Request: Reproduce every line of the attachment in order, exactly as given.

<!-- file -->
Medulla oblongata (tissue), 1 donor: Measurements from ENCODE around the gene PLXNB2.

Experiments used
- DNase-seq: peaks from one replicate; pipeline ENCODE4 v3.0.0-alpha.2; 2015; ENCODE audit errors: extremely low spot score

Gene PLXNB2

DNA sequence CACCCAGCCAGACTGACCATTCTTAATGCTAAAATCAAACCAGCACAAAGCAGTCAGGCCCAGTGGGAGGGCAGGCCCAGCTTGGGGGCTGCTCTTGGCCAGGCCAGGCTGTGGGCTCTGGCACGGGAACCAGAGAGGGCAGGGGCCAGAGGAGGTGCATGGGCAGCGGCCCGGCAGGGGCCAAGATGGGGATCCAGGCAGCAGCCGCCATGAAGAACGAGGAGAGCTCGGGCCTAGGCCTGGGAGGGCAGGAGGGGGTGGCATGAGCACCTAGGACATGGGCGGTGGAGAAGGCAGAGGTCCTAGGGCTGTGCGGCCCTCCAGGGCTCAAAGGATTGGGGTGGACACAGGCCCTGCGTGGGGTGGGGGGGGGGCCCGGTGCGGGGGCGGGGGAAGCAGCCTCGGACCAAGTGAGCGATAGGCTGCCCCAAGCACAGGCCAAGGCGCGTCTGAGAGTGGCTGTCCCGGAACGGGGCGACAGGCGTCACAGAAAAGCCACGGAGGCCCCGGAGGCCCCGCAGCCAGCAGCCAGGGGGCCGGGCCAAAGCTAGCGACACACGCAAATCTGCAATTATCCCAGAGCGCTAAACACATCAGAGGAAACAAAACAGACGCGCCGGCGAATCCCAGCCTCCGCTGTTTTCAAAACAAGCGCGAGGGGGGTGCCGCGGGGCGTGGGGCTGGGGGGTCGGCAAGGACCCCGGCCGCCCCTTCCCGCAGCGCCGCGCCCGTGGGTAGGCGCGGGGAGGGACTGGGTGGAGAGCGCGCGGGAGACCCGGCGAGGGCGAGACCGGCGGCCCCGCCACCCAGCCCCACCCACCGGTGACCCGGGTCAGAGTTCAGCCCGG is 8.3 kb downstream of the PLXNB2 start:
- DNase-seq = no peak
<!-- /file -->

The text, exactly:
Medulla oblongata (tissue), 1 donor: Measurements from ENCODE around the gene PLXNB2.

Experiments used
- DNase-seq: peaks from one replicate; pipeline ENCODE4 v3.0.0-alpha.2; 2015; ENCODE audit errors: extremely low spot score

Gene PLXNB2

DNA sequence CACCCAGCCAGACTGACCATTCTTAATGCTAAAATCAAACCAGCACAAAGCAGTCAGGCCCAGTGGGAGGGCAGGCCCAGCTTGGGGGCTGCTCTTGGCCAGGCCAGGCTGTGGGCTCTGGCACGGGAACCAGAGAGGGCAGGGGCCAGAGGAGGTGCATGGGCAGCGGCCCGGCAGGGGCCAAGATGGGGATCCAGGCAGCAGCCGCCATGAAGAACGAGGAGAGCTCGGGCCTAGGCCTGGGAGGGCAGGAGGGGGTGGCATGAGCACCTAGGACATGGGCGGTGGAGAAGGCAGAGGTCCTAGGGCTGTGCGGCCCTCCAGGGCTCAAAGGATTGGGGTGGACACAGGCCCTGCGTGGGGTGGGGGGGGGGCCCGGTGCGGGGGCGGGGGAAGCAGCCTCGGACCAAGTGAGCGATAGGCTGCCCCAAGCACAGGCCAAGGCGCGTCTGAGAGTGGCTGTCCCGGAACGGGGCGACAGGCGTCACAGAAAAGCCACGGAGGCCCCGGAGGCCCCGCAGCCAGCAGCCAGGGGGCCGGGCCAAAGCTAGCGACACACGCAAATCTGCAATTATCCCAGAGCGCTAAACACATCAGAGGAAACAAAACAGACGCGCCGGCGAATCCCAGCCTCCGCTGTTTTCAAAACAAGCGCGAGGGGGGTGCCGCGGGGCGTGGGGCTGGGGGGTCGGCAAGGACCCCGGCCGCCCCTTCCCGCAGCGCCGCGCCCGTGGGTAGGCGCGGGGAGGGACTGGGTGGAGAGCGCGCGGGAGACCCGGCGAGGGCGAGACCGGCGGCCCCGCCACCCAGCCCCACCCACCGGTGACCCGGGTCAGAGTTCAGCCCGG is 8.3 kb downstream of the PLXNB2 start:
- DNase-seq = no peak